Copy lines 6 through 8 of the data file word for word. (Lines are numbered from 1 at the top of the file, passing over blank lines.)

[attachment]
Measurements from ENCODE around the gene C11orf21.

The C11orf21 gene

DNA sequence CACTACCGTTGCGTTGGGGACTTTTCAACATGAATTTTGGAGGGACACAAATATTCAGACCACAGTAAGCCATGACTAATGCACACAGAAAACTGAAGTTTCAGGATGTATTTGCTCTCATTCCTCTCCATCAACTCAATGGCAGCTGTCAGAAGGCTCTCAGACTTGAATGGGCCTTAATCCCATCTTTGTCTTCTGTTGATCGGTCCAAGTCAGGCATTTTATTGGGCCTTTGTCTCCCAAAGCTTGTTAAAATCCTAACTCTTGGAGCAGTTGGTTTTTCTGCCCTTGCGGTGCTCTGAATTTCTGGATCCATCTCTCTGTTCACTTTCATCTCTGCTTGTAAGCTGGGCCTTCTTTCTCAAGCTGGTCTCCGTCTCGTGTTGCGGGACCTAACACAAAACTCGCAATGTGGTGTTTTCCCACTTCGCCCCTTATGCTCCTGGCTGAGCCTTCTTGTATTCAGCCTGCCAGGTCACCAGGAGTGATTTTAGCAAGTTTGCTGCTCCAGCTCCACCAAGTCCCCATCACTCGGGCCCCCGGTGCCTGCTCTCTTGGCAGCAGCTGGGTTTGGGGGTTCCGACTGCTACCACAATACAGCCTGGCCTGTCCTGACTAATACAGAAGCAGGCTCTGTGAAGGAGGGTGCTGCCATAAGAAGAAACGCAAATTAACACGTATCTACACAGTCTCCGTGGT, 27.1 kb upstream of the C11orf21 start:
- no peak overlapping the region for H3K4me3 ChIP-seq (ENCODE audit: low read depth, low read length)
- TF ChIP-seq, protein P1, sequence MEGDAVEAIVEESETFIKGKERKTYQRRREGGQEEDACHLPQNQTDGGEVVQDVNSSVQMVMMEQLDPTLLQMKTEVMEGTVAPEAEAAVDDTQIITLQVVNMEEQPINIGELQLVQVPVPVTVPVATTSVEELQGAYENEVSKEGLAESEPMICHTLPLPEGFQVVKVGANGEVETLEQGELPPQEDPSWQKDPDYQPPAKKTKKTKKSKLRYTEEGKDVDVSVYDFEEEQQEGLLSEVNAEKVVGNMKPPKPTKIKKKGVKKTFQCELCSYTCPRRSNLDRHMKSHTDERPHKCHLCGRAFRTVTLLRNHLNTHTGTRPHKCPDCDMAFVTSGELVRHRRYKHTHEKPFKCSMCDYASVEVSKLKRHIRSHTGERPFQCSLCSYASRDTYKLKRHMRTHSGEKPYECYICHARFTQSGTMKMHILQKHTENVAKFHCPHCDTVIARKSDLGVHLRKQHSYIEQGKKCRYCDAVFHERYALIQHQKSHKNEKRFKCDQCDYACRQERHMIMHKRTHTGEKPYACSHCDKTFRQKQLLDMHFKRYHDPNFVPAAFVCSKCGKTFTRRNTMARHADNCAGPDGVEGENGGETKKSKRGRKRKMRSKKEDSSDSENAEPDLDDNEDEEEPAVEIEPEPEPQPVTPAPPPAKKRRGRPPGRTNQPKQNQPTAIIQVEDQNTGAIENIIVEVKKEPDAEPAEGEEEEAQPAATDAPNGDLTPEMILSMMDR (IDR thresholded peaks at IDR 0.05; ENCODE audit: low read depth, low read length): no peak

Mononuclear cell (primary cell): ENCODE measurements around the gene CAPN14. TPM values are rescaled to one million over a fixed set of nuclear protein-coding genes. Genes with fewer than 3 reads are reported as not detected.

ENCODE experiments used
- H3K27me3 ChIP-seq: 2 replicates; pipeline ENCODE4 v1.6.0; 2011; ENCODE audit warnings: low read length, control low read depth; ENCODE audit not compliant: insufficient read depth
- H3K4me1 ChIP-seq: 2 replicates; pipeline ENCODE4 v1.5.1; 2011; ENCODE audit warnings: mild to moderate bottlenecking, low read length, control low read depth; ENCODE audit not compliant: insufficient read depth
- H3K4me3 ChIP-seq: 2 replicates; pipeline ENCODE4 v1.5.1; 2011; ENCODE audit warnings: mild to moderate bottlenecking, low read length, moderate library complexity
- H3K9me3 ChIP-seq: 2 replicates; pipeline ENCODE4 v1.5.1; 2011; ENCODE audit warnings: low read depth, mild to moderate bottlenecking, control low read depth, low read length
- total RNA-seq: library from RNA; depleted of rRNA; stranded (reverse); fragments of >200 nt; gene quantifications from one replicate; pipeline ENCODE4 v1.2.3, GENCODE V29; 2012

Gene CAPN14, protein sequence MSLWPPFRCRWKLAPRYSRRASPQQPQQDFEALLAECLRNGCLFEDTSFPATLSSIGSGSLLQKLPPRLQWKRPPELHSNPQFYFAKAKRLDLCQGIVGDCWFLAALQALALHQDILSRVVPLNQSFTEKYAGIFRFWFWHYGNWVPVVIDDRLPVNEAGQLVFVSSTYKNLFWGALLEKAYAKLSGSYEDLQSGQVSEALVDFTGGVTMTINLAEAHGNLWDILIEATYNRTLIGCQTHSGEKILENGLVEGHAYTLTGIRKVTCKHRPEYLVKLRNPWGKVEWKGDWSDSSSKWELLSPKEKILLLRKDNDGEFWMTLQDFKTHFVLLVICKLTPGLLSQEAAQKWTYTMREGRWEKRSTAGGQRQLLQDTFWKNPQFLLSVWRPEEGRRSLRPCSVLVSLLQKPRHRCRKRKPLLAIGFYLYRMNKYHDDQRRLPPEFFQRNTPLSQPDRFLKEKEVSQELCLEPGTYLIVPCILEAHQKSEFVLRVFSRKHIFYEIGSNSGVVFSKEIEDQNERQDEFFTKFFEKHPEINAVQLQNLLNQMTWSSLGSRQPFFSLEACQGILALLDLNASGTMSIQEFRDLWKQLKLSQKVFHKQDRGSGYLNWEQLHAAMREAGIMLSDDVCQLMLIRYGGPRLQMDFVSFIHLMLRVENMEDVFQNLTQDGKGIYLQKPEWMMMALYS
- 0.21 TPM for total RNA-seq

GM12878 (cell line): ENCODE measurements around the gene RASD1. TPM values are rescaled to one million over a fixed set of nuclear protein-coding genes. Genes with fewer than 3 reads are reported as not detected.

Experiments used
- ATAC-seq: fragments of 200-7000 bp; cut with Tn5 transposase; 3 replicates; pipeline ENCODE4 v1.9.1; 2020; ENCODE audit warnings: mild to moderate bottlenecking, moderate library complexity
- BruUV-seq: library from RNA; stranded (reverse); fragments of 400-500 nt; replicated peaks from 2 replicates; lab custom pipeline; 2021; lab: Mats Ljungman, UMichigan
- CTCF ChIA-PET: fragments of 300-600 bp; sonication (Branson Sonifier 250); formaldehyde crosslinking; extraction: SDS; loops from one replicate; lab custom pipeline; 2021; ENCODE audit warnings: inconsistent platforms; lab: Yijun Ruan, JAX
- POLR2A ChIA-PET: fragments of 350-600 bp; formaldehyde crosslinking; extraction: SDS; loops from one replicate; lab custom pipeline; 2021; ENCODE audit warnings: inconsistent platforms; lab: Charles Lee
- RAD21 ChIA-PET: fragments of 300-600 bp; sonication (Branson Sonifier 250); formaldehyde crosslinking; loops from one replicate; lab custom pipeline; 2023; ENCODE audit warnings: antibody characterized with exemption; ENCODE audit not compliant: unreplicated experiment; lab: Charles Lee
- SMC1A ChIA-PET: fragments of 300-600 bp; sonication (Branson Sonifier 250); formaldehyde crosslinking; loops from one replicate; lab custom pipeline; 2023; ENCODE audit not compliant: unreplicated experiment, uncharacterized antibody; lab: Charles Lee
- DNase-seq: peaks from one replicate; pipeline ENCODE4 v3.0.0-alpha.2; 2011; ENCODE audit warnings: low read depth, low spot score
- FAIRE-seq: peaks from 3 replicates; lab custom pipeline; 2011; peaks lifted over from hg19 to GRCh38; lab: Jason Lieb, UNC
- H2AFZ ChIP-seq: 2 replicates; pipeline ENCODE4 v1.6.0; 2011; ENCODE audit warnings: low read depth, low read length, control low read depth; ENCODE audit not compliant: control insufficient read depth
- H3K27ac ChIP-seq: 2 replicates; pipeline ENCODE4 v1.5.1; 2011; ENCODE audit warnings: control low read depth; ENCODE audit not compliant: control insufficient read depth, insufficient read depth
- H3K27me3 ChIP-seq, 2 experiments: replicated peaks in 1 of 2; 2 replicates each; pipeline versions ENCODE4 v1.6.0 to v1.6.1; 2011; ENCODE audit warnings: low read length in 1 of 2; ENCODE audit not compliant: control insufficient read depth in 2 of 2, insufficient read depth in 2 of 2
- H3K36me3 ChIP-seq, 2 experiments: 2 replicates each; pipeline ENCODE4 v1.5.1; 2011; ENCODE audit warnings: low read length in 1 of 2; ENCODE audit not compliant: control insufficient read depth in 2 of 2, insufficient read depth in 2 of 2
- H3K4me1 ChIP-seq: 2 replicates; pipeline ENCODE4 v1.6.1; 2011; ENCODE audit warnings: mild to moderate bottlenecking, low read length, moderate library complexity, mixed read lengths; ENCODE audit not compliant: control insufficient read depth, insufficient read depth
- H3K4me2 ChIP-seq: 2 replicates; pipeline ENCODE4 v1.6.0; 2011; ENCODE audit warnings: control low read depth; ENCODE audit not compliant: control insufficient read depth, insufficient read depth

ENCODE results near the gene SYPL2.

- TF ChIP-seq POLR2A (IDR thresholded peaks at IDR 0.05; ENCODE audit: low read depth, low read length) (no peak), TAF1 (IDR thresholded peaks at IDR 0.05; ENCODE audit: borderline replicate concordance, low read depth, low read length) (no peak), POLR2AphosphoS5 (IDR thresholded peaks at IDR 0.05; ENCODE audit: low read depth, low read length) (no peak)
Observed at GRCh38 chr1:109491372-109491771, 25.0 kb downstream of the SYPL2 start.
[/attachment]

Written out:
Mononuclear cell (primary cell): ENCODE measurements around the gene CAPN14. TPM values are rescaled to one million over a fixed set of nuclear protein-coding genes. Genes with fewer than 3 reads are reported as not detected.

ENCODE experiments used
- H3K27me3 ChIP-seq: 2 replicates; pipeline ENCODE4 v1.6.0; 2011; ENCODE audit warnings: low read length, control low read depth; ENCODE audit not compliant: insufficient read depth